Oct 15 2013
The health and social care watchdog in England is considering using hidden cameras to help carry out inspections.
The Care Quality Commission (CQC) unveiled the proposal as one of a number of changes to the way it monitors care providers.
The new Chief Inspector of Adult Social Care has outlined her priorities in a document published ahead of a public consultation next spring.
Andrea Sutcliffe - one of three chief inspectors appointed by the CQC - said the organisation would hold discussions over "the potential use of hidden surveillance".
The document, entitled A Fresh Start for the Regulation and Inspection of Adult Social Care, states: " We would... like to have an open conversation with people about the use of mystery shoppers and hidden cameras, and whether they would contribute to promoting a culture of safety and quality, while respecting people's rights to privacy and dignity.
"Such a conversation should cover the use of these techniques by the public, providers, or CQC."
Davina Ludlow, director of care home directory carehome.co.uk, warned about the possible impact on care users and staff.
" Whilst safeguarding is vital, so too is dignity and privacy," she said.
"We urge full and meaningful consultation before digital spies infiltrate the care sector.
"Not only will covert surveillance impact on residents' freedom, it may also have a knock-on effect on the motivation of staff.
"We need to train, support and inspire the next generation of carers, not create a big brother culture where people are afraid to do this vital job."
Other proposals include awarding ratings to every care home and adult social care service by March 2016 to help people make informed decisions about their care.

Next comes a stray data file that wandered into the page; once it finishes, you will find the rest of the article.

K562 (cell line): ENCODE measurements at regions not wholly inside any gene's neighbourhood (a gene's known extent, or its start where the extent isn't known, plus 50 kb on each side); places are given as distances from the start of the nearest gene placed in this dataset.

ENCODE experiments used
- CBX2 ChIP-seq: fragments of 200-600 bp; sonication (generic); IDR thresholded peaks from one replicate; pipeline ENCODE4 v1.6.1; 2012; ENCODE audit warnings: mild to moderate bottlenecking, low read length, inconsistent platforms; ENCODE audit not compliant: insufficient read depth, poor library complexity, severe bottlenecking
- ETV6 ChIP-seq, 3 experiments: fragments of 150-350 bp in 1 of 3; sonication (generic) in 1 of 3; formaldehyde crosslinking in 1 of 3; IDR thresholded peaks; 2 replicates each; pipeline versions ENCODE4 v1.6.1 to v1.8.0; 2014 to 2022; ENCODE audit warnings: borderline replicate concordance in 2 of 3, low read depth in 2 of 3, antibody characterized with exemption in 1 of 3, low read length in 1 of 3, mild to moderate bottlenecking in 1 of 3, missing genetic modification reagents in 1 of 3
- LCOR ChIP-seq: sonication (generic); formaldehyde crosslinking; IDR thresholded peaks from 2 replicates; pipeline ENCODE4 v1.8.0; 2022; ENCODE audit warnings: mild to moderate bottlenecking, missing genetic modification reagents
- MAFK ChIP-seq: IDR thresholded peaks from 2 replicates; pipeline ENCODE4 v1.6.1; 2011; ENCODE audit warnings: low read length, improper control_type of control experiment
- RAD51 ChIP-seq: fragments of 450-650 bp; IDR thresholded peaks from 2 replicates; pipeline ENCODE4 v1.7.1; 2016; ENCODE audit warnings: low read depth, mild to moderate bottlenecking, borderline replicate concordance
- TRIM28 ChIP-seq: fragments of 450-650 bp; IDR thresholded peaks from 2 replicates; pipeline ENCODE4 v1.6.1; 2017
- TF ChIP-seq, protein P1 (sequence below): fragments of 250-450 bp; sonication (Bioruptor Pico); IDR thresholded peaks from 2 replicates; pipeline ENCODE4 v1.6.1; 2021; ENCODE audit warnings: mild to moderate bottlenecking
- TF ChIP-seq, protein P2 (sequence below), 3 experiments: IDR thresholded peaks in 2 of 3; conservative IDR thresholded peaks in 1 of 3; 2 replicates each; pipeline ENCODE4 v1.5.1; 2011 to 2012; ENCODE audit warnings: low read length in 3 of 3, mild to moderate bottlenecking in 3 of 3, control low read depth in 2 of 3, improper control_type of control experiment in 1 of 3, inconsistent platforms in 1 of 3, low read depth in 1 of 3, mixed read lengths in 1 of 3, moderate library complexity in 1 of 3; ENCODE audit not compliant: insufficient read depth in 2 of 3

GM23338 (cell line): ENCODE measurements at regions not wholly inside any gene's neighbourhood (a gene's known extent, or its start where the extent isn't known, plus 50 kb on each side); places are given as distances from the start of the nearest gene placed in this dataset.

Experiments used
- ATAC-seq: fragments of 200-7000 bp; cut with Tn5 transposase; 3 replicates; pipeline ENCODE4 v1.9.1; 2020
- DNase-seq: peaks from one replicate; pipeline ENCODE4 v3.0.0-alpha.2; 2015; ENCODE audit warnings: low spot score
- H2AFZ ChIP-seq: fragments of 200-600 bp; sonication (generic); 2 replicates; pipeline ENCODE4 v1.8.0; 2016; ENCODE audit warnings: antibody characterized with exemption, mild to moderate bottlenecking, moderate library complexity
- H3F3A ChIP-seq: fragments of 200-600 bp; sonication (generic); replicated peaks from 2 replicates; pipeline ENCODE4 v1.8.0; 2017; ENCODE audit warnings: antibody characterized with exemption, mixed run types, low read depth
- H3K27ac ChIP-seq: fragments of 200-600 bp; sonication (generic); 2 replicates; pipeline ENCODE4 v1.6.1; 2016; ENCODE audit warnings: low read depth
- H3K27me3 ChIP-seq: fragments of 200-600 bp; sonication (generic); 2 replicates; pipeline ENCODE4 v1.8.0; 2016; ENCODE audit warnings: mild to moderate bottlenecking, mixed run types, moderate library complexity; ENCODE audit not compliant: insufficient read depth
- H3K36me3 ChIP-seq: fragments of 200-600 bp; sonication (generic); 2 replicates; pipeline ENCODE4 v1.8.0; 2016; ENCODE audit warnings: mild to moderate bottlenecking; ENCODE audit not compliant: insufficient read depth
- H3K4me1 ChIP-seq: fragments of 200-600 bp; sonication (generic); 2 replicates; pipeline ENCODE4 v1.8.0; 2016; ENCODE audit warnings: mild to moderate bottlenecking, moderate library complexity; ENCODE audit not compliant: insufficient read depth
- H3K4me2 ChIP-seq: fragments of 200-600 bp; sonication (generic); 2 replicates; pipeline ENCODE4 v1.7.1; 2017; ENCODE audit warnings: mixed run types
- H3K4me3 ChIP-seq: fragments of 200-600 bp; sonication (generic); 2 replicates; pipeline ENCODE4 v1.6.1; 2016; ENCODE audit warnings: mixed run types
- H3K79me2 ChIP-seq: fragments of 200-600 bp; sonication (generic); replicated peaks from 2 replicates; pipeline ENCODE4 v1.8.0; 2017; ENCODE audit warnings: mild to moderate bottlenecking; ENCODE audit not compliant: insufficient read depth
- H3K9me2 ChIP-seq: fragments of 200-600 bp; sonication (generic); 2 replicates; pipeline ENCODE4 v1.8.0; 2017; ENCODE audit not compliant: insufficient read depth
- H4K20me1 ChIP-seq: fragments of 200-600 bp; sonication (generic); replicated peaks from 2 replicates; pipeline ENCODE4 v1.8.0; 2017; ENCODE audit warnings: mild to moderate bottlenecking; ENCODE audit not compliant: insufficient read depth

Ms Sutcliffe, who started in her job last week, also wants to recruit an army of ordinary people with personal experience of the care system to help carry out inspections.
She said: " This is a fresh start for how care homes, home care, and other adult social care services are inspected and regulated across the country. I will be leading CQC's new approach by making more use of people's views and by using expert inspection teams involving people who have personal experience of care.
"We will always be on the side of the people who use care services. For every care service we look at, I want us to ask: 'Is this good enough for my mum?'. If it is, this should be celebrated. If not, then as the regulator we will do something about it.
"Adult social care is the largest and fastest growing sector that CQC regulates and so it is imperative that we get it right."
A spokesman for the A lzheimer's Society said: " We welcome these plans to overhaul adult social care inspections at a time when public confidence in the care sector is at an all time low.
"With most adults in the UK scared of moving into a home and care in the community often failing to meet people's needs, we desperately need to restore faith in services."